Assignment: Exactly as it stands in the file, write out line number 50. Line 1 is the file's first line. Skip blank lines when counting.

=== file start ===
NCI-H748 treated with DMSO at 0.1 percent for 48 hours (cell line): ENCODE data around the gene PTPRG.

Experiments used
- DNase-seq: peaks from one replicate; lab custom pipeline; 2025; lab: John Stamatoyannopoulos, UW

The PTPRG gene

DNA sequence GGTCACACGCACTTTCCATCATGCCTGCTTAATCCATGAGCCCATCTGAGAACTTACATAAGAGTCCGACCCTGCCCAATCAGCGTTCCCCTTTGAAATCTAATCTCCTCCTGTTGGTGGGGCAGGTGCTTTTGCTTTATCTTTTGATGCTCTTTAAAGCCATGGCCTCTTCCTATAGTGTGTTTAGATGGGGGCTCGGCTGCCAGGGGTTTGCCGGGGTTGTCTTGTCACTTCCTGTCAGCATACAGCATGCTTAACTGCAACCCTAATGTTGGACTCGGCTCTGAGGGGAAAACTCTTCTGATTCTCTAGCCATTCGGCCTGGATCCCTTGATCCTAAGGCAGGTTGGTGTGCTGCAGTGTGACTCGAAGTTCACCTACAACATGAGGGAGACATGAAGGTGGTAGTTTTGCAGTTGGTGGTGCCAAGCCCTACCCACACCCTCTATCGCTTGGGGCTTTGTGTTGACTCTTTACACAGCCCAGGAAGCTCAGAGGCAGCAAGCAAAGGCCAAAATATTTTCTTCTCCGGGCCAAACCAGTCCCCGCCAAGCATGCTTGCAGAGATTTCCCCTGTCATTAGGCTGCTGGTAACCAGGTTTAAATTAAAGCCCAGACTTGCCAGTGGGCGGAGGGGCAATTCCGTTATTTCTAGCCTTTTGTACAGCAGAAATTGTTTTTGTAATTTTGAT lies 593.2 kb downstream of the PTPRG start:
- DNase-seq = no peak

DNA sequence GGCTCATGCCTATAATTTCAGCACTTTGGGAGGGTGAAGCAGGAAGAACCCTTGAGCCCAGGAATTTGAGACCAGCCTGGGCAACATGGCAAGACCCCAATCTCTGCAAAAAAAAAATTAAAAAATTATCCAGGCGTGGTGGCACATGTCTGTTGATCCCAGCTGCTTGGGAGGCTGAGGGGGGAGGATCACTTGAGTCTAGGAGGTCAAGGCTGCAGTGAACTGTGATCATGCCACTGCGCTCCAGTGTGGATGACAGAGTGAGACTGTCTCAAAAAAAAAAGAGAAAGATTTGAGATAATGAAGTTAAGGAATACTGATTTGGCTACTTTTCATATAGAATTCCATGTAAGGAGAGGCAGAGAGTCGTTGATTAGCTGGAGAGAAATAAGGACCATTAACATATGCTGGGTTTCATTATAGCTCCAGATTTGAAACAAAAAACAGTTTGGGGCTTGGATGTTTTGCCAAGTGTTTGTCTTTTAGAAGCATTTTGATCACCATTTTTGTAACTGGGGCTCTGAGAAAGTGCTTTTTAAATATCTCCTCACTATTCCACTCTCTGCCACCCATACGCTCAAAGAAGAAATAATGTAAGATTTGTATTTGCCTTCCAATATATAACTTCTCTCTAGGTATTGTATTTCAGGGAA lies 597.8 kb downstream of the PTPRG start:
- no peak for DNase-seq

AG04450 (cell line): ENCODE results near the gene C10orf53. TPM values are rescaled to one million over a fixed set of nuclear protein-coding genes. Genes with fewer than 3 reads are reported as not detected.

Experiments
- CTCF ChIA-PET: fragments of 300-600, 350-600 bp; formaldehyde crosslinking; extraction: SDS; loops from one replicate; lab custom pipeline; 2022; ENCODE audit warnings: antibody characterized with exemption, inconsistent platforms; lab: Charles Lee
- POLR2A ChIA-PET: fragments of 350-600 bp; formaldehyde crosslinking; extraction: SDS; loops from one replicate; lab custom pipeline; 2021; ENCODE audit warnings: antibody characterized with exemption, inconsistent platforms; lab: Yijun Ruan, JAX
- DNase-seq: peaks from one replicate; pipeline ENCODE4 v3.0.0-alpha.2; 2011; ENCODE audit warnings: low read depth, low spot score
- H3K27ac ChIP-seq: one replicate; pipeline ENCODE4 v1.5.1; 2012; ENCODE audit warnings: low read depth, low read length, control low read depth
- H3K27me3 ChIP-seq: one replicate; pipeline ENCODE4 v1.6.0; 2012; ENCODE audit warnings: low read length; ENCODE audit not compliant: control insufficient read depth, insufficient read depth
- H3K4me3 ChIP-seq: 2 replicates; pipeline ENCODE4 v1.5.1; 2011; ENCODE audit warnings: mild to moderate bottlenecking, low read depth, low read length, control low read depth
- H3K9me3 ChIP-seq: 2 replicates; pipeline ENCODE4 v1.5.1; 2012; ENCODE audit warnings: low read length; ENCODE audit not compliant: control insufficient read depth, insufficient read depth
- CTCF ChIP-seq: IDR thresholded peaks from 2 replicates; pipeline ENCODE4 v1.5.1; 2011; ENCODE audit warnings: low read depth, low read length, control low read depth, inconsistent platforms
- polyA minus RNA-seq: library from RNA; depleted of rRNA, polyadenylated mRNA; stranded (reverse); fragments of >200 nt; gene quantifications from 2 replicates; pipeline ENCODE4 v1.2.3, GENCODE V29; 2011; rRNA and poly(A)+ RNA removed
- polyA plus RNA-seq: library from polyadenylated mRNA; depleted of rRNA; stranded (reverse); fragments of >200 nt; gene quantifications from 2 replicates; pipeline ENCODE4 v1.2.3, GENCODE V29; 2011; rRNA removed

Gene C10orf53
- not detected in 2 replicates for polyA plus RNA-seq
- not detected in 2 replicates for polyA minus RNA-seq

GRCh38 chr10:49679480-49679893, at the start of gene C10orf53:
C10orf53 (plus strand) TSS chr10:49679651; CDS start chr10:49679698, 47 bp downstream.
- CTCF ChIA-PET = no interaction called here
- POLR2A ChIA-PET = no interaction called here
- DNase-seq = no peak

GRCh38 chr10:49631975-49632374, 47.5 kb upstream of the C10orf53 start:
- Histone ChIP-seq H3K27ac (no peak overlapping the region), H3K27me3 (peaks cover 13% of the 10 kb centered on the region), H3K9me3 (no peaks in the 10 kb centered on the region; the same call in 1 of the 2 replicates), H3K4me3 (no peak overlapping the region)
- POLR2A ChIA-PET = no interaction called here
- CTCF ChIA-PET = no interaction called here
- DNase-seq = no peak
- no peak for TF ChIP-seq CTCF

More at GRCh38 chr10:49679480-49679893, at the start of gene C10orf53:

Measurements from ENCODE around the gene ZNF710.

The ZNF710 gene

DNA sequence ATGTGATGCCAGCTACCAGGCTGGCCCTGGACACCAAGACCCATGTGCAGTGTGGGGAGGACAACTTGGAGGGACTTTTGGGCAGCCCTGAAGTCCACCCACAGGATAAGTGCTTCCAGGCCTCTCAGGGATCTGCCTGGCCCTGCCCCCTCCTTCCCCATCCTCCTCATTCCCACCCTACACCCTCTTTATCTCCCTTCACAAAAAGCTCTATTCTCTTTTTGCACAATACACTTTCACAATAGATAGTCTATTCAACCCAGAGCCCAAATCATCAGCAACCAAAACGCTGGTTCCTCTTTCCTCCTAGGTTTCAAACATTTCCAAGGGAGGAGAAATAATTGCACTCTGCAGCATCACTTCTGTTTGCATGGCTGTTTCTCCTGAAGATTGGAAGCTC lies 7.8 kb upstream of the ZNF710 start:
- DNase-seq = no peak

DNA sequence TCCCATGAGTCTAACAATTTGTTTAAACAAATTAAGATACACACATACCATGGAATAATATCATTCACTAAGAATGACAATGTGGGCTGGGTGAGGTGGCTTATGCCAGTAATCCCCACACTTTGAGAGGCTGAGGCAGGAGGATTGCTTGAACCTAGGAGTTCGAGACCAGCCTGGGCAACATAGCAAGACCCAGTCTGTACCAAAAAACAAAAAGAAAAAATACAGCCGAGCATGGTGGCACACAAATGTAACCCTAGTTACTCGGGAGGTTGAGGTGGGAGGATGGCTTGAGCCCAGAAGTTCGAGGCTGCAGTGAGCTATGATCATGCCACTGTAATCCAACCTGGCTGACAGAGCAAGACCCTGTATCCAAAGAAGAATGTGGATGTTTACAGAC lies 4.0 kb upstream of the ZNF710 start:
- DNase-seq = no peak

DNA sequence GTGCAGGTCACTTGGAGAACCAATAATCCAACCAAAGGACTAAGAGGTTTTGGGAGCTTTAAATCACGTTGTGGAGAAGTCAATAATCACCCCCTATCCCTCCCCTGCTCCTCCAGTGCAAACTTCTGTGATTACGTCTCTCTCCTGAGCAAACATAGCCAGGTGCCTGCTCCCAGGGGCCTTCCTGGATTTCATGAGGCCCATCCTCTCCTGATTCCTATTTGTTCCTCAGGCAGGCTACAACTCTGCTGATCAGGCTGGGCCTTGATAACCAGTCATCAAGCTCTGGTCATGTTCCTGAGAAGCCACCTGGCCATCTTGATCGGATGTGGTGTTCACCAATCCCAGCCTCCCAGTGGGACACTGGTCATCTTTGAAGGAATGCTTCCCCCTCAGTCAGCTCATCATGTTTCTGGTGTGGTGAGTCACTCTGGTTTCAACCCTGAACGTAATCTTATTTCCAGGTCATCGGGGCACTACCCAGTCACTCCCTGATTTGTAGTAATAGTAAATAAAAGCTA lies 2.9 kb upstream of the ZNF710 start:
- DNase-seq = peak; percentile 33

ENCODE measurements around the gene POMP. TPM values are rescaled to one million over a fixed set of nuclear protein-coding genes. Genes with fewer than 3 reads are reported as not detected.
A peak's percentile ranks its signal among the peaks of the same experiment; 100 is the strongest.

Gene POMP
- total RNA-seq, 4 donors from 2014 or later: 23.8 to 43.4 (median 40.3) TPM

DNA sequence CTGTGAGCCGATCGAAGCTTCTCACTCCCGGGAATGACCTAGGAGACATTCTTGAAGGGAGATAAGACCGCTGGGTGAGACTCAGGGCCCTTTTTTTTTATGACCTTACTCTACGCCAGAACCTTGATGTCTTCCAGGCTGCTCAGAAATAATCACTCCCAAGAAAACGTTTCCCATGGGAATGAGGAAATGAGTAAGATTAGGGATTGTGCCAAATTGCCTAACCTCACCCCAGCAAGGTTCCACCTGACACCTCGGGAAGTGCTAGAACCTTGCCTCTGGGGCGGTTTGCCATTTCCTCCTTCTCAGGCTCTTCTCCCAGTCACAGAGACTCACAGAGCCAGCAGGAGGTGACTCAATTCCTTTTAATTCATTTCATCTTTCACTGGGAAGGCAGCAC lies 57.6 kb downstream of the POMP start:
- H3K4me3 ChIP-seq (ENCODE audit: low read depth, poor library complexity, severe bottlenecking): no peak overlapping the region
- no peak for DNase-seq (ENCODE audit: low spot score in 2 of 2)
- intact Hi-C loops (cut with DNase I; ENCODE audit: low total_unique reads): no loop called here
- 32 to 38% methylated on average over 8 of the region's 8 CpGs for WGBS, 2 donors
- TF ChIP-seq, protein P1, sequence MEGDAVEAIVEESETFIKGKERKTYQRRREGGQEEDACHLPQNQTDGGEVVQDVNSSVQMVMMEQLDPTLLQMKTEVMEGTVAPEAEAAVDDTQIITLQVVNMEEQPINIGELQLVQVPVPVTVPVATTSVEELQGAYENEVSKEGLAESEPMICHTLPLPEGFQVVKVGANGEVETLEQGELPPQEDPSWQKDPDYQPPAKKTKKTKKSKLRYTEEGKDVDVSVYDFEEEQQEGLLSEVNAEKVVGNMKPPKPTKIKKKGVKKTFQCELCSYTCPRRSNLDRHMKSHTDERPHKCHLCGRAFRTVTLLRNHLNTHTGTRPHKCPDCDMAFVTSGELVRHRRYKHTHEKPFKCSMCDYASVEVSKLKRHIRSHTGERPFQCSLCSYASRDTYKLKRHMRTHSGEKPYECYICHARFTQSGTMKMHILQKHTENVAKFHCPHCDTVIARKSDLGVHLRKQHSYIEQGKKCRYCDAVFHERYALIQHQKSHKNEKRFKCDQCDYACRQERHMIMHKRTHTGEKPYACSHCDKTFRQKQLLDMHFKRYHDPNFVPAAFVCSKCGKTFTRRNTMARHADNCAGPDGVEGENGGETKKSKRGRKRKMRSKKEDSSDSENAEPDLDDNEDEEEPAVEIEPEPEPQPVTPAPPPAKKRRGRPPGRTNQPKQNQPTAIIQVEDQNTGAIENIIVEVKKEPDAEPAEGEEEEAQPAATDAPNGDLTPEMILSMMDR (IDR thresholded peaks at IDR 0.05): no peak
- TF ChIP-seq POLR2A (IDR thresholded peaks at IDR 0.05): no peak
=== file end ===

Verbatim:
- no peak for DNase-seq (ENCODE audit: low spot score in 2 of 2)